Of all the RV/camper designs, my favorite is the Pop-Up Slide-In Truck Camper.
Here’s why I like ’em:
- Off-Road Capability — By putting a slide-in camper on an off-road truck, you can access more remote areas than you ever could with a traditional small-wheeled vehicle.
- Fuel Efficiency – The low profile saves gas by virtue of its reduced frontal area, which is the largest contributor to wind resistance.
Off-road readiness is important to me, because my main motivation for the nomadic lifestyle — beyond my monastic drive to “live simply” — is digging for fossils, gold, and gemstones. i.e. I’m a rockhound. I drive a Tacoma Prerunner, and I want to be able to get to those remote sites, “drop anchor” and spend a few days or weeks exploring the territory and digging.
And though I don’t spend that many days driving, the distance between sites is significant enough that I do find myself on fast country roads and freeways where wind resistance becomes a serious factor.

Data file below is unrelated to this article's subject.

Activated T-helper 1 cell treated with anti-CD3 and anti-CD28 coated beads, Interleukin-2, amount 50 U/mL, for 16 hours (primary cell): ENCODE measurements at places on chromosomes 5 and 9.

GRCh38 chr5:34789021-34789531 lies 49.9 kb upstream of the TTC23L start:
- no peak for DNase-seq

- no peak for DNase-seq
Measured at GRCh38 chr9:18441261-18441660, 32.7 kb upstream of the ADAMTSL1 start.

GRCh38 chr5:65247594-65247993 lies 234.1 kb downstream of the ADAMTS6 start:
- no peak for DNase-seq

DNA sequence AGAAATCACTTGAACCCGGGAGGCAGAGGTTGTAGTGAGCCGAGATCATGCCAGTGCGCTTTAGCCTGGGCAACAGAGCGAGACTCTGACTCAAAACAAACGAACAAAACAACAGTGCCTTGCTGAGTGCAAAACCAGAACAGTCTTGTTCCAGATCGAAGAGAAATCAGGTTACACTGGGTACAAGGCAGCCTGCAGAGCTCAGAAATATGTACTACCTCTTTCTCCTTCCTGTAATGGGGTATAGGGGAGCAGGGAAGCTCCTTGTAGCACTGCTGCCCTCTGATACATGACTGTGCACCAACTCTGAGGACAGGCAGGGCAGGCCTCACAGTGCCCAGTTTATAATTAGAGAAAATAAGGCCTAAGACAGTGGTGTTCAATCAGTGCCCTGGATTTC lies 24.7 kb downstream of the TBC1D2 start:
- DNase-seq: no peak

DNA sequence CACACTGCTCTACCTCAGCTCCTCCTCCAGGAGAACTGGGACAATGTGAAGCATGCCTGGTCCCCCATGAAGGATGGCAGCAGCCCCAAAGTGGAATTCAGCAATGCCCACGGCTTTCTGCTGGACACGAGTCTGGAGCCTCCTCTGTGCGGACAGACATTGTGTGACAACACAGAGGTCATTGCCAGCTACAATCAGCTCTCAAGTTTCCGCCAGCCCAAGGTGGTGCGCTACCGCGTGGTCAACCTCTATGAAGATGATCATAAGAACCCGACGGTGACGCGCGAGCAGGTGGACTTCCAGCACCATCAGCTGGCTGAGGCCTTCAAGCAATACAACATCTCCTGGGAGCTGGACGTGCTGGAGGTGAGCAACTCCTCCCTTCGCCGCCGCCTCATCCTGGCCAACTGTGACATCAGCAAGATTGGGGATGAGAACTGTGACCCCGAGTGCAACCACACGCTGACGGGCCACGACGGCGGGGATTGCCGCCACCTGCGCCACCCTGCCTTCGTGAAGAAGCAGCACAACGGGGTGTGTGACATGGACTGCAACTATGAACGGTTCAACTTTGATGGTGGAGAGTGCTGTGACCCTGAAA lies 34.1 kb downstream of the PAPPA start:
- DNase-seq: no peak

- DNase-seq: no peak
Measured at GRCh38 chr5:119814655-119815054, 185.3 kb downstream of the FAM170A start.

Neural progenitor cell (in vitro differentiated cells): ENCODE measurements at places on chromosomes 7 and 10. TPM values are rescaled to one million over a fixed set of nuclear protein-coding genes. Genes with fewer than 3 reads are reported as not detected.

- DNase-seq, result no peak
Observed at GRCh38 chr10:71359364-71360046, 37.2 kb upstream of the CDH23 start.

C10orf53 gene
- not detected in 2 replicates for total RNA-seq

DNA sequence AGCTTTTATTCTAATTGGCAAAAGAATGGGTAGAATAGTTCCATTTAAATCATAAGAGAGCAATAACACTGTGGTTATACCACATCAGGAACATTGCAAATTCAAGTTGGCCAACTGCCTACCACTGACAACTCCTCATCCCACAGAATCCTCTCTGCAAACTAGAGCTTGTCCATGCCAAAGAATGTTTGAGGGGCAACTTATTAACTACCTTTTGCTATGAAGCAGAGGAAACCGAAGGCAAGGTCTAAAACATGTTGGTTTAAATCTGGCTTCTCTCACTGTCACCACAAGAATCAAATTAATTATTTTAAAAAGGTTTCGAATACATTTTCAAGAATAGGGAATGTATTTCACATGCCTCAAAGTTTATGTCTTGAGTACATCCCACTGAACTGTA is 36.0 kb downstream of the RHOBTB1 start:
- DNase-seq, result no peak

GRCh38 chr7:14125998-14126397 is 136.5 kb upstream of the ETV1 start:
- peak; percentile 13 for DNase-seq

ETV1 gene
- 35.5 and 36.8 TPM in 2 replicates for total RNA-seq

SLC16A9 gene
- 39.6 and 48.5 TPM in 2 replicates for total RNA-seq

So the pop-top design is a really clever way to not only keep the frontal area down for the drive, but also keep the center of gravity low for off-road stability. For my purposes, the combination is tough to beat.
I’ve figured out that there are quite a few companies who will custom-build these pop-up slide-in campers. The aluminum frame campers are pretty impressive.
But the really big variable in my opinion is the interior design. Some companies do a much better job at efficiently fitting the essentials into that little space. The most impressive I’ve seen is Phoenix Camper’s PULSE design that incorporates both a toilet and shower into a 6’x5′ floor plan. They do it by combining them into one unit, as a sit-down shower.
Here’s a quote from an interview with the designer:
I had a Tacoma customer who wanted a fully self contained camper. He only had a six-foot bed, did not want the camper to go beyond the tail lights of the truck, but he did want hot water, shower, cassette toilet, kitchen cabinets, and all of the other amenities that people often want including a refrigerator, jacks, converter, stove, and two separate beds. He wanted a camper where three adults could sleep and still have a restroom.
The video below shows off one of those designs. I love looking at them for ideas for when I build my own DIY truck camper.
Update: I still love this design, but it’s is no longer my absolute favorite truck camper, now that I’ve seen the Wedgetail out of Australia.
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